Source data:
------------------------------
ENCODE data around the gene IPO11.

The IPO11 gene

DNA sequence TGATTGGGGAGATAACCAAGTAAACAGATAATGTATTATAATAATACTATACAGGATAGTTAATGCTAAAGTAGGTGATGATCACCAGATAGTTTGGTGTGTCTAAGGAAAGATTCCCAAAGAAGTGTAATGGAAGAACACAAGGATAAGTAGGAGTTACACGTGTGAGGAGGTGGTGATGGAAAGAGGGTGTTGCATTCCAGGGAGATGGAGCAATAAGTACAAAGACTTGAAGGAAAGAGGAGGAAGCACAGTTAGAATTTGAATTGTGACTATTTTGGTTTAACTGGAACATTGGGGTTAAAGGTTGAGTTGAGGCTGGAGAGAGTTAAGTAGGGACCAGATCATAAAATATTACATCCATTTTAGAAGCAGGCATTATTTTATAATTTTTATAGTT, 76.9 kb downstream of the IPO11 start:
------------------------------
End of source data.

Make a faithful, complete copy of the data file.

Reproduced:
ENCODE data around the gene IPO11.

The IPO11 gene

DNA sequence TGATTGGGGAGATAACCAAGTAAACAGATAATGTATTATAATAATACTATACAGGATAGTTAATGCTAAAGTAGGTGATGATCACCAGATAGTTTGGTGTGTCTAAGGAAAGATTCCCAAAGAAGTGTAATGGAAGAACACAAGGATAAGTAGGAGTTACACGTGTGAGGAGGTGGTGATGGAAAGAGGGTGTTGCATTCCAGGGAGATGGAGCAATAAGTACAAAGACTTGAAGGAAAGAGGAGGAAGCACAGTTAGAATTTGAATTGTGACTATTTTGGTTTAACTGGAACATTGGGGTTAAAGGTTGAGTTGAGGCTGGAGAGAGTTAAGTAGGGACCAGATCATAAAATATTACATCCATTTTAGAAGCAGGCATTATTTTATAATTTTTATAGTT, 76.9 kb downstream of the IPO11 start: